The United States faces daunting economic challenges. Not only are 14 million people currently unemployed, but according to recent estimates from the International Monetary Fund, we’re likely to see economic growth below 3 percent through 2016.
At a panel at the Clinton Global Initiative jobs summit on Wednesday, Laura Tyson, the former chair of President Clinton’s Council of Economic Advisers put it even more bleakly, saying that the United States might not see employment return to pre-recession levels until 2023.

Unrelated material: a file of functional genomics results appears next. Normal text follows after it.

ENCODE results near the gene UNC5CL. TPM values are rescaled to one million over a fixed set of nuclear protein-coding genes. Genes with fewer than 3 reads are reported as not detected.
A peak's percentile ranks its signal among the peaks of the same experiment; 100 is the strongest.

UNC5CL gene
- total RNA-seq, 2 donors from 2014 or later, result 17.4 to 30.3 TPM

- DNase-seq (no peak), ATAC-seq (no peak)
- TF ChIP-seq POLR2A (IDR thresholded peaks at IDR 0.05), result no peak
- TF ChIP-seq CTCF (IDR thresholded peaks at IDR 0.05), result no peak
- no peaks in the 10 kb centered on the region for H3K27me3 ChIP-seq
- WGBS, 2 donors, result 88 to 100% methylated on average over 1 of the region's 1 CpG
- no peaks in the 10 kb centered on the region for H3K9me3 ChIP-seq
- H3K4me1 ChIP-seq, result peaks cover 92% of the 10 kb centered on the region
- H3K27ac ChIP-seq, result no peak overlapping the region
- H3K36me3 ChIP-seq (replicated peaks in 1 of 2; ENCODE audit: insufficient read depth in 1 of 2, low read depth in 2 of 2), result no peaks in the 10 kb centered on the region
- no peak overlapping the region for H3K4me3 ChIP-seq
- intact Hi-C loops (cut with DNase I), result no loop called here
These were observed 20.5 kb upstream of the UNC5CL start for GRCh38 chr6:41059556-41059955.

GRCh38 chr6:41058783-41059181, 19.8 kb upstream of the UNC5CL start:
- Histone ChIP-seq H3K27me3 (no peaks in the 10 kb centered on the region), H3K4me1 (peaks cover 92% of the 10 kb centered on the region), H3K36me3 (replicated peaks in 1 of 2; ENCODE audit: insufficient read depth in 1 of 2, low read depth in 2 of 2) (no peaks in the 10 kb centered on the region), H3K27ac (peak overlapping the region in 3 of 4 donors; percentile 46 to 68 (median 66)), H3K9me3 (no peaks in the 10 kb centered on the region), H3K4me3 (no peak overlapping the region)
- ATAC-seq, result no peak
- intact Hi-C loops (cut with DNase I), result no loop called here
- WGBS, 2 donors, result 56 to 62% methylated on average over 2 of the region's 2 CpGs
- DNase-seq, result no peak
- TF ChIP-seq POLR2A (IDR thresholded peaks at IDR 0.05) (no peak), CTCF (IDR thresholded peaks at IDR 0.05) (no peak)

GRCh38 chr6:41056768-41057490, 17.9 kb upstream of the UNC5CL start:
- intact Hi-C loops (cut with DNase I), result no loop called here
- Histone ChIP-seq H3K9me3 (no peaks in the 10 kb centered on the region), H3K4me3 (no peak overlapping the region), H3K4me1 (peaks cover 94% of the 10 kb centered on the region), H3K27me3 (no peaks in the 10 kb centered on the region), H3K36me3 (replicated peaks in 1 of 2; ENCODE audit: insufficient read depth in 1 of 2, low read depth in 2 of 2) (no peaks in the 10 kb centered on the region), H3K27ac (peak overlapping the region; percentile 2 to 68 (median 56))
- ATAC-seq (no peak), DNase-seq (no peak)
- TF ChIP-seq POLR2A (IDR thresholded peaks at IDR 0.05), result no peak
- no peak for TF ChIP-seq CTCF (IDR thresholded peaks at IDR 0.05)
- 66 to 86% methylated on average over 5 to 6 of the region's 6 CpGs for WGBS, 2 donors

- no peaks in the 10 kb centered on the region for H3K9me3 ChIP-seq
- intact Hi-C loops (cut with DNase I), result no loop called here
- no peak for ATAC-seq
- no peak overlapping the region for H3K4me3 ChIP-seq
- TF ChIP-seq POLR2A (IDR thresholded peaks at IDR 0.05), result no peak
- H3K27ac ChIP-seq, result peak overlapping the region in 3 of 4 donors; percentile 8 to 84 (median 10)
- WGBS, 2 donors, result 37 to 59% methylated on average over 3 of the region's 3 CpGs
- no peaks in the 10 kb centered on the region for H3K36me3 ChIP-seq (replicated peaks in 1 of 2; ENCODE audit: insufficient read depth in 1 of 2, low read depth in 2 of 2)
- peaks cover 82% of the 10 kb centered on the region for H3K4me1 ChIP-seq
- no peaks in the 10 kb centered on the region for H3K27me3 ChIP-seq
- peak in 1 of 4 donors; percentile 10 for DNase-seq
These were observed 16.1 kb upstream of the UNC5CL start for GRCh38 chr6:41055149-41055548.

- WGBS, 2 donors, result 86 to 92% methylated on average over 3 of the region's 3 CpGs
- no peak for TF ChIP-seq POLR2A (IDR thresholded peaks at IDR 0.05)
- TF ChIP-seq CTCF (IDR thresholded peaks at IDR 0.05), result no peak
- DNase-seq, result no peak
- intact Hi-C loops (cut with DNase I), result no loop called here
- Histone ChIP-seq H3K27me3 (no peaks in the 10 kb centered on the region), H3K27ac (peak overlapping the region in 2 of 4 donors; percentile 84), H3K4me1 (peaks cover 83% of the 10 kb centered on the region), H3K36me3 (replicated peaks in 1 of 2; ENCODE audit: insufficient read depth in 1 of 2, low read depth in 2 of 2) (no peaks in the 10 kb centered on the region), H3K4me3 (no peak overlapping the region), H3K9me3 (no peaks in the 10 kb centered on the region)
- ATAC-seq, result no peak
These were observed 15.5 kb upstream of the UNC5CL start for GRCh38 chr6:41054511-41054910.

Economists, of course, always tend to be gloomy; it’s part of their charm (see Roubini, Nouriel ). But Tyson’s point is a good one and illustrates just how dire our current situation is. Yet as she astutely points out, it’s not merely because of the recession.
Indeed, the eight years preceding it were far from boom times. “Job growth in the 2000s was half of what it had been in the previous two decades,” she said.
In his cover story for Newsweek, President Clinton echoed this point: “In the seven years and eight months that preceded the meltdown, our economy produced a meager 4 million new jobs, far too few to cope with millions coming into the workforce.”
Worse still, most of the jobs were related to housing, finance, and consumer spending—all of which were crushed by the downturn.